Competition is one way to keep players interested, but many people don’t want to become esports pros. And so cooperation and collaboration are important parts of sandbox games as well.
Koster said it’s good to create a game that welcomes diverse playstyles, which results in stronger communities that last longer. Players need a change of pace or they become bored. Players who contribute to an economy can make a faction stronger, and that helps the combatants fare better in battle.
Game designers can escalate the difficulty of challenges to put players on a treadmill, but that only works until players realize they’re on a treadmill and that it’s no longer fun. The designers can also create things for players to collect. Players will put up with these progression paths, so long as they’re fun.
Koster wants to provide players with lots of ways to play and ways to move between them freely. Players can specialize in a skill tree of advancement, but they can also dabble in other things. Koster said that designers should think of their projects as services and communities, not games. His first virtual world was LegendMUD, which is still running after 25 years.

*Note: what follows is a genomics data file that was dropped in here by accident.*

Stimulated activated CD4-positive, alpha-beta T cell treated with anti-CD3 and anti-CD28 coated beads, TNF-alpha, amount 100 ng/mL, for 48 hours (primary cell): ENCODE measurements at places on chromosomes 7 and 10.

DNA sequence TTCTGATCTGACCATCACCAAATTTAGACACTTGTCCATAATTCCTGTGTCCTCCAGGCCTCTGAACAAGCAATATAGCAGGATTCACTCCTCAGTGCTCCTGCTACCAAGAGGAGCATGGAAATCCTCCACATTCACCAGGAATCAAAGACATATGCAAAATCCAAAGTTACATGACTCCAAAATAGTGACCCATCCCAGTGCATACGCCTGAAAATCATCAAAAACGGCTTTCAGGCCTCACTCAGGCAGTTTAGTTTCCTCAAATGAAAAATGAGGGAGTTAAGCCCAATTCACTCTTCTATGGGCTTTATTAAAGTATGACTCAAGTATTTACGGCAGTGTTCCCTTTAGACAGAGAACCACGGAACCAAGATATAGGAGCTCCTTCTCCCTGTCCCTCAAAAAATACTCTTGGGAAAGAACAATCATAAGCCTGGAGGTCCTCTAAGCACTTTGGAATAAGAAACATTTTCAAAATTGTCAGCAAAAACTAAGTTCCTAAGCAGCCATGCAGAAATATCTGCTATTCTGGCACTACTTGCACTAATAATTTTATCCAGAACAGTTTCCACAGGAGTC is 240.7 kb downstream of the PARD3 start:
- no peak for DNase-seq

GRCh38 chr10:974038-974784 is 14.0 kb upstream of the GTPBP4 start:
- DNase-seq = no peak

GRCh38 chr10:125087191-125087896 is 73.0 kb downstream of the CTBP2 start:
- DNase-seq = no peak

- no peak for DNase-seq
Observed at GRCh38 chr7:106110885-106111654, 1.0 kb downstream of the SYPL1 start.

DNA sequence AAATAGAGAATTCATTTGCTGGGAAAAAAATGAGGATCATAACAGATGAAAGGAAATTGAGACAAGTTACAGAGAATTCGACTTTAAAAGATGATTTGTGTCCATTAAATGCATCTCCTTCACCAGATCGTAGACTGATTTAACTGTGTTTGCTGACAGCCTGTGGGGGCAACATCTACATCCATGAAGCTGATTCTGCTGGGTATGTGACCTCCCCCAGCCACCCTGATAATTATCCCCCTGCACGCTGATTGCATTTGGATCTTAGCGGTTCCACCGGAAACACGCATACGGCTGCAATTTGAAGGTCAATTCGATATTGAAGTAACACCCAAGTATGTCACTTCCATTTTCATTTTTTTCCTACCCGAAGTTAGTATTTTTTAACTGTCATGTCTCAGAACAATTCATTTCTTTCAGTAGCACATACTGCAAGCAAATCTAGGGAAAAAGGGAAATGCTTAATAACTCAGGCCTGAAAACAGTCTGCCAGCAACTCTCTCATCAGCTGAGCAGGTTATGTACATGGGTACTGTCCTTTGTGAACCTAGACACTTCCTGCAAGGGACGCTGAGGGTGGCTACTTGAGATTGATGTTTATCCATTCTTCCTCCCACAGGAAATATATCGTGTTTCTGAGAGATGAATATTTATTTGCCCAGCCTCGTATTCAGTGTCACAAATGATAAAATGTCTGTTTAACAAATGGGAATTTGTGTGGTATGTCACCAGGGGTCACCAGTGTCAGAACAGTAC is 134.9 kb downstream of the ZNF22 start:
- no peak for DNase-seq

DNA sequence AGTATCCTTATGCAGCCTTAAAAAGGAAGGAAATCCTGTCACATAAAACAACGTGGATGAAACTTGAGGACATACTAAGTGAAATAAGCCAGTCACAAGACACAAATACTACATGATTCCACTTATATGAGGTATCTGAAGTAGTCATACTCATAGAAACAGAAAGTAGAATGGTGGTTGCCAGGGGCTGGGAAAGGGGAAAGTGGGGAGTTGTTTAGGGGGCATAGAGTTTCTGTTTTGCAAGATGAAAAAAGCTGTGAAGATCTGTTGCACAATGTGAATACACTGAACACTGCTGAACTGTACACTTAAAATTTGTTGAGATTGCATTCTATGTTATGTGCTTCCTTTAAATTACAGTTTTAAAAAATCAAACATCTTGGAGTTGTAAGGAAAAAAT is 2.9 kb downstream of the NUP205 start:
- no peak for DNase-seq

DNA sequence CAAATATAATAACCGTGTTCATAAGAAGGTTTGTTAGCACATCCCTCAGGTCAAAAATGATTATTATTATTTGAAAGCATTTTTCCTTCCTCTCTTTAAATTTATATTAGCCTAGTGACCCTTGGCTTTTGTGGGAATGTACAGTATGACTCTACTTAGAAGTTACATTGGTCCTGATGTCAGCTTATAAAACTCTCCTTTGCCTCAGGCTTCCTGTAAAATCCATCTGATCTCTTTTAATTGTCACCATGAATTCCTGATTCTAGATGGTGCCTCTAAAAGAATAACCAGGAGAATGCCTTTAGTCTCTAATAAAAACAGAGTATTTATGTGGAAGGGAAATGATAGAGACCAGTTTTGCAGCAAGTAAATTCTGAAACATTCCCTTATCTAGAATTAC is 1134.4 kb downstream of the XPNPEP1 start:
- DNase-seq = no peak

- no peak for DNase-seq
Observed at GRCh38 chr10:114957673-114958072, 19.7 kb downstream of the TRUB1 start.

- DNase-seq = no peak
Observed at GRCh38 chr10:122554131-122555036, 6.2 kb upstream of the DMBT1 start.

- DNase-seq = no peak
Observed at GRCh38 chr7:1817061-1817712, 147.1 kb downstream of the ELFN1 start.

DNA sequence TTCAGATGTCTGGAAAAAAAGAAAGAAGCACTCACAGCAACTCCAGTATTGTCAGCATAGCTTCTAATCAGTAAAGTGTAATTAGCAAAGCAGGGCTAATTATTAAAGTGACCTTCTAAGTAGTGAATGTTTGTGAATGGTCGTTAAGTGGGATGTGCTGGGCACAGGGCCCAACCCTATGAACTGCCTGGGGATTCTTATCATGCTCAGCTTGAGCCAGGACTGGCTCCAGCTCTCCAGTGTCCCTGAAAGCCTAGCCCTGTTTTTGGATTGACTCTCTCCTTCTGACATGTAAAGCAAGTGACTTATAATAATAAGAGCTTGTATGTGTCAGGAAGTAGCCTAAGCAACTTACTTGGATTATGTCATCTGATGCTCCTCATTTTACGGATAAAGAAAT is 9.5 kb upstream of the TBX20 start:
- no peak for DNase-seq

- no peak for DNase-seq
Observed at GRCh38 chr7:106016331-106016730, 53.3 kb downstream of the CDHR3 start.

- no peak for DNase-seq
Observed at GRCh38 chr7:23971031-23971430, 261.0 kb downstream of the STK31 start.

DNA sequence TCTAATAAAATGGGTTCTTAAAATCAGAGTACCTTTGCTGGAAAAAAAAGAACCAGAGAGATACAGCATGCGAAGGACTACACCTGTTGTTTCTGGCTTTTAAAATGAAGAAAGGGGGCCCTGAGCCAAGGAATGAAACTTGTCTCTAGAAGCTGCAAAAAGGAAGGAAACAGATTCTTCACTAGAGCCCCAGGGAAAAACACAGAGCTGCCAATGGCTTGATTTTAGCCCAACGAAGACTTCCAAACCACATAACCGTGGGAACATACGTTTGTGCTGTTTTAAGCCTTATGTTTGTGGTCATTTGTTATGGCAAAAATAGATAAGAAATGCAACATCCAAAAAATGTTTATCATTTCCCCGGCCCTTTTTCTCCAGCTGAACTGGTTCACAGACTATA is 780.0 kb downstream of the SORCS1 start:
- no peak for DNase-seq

The key is to create a service that establishes a long-term emotional relationship with a player, but that means the designers have to earn the player’s trust, prove their value every day, and treat the relationship as valuable. That requires transparency in communication, and that’s one reason why Koster is blogging about the game already.
Personalized and social gameplay
“Social design is one of Raph’s strengths,” Goldberg said. “If there’s one thing this game will do, it’s about community and retention.”
Koster added, “We are trying to design the entire game around social systems. The big thing about this is it means recognizing all of the different ways in which players play these games, and not just combat, not just narrow ways to play. We are doing a game that allows players to come and choose the ways in which they want to play across the different kinds of play styles. Whether that is combat, whether that is crafting, whether that is exploring, whether it’s various forms of social support.”
The different styles are interdependent, Koster said. You don’t have to party up with each other, but there are reasons that a combatant will need the services of crafters periodically. If players don’t want to fight, they don’t have to. The crafters will need the explorers. The economy of the game ties the players together.
When Koster did Ultima Online, the company ran ads about whether players wanted to crush enemies or bake bread.